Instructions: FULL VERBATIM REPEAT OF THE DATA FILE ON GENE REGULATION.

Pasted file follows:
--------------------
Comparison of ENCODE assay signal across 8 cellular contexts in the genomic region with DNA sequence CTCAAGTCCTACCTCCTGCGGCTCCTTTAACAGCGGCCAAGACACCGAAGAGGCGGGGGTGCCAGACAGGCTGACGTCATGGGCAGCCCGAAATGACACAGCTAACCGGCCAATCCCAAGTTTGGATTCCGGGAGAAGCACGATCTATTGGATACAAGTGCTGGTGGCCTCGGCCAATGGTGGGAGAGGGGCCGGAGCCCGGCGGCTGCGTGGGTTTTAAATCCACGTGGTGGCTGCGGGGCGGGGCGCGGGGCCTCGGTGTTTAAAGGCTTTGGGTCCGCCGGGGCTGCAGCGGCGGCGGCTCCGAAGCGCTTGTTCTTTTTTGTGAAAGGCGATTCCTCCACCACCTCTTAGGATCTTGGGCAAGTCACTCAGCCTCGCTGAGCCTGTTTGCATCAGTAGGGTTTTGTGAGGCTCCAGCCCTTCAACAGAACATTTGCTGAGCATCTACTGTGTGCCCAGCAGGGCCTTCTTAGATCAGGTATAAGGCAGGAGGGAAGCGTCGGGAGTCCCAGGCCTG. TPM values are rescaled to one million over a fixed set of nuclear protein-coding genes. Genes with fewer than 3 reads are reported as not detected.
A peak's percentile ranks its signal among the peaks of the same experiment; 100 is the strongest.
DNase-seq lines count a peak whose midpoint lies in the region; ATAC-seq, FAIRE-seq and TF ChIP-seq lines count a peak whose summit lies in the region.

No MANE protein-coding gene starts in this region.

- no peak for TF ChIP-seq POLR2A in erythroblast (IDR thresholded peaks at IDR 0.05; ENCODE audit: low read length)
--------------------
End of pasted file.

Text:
Comparison of ENCODE assay signal across 8 cellular contexts in the genomic region with DNA sequence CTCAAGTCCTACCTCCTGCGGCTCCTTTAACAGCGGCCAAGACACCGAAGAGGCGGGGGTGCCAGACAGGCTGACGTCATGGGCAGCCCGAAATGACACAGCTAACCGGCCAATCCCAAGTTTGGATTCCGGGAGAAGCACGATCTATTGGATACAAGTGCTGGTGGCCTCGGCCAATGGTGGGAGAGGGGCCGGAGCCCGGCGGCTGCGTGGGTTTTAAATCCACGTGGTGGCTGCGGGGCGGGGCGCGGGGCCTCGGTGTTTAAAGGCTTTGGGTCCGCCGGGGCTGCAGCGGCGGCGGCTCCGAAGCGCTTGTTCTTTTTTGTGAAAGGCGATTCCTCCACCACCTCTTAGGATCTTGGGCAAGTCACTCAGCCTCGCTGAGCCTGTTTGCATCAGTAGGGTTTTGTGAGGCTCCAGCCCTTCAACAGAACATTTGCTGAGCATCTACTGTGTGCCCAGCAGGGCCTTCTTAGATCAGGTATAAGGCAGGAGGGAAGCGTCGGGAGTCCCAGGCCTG. TPM values are rescaled to one million over a fixed set of nuclear protein-coding genes. Genes with fewer than 3 reads are reported as not detected.
A peak's percentile ranks its signal among the peaks of the same experiment; 100 is the strongest.
DNase-seq lines count a peak whose midpoint lies in the region; ATAC-seq, FAIRE-seq and TF ChIP-seq lines count a peak whose summit lies in the region.

No MANE protein-coding gene starts in this region.

- no peak for TF ChIP-seq POLR2A in erythroblast (IDR thresholded peaks at IDR 0.05; ENCODE audit: low read length)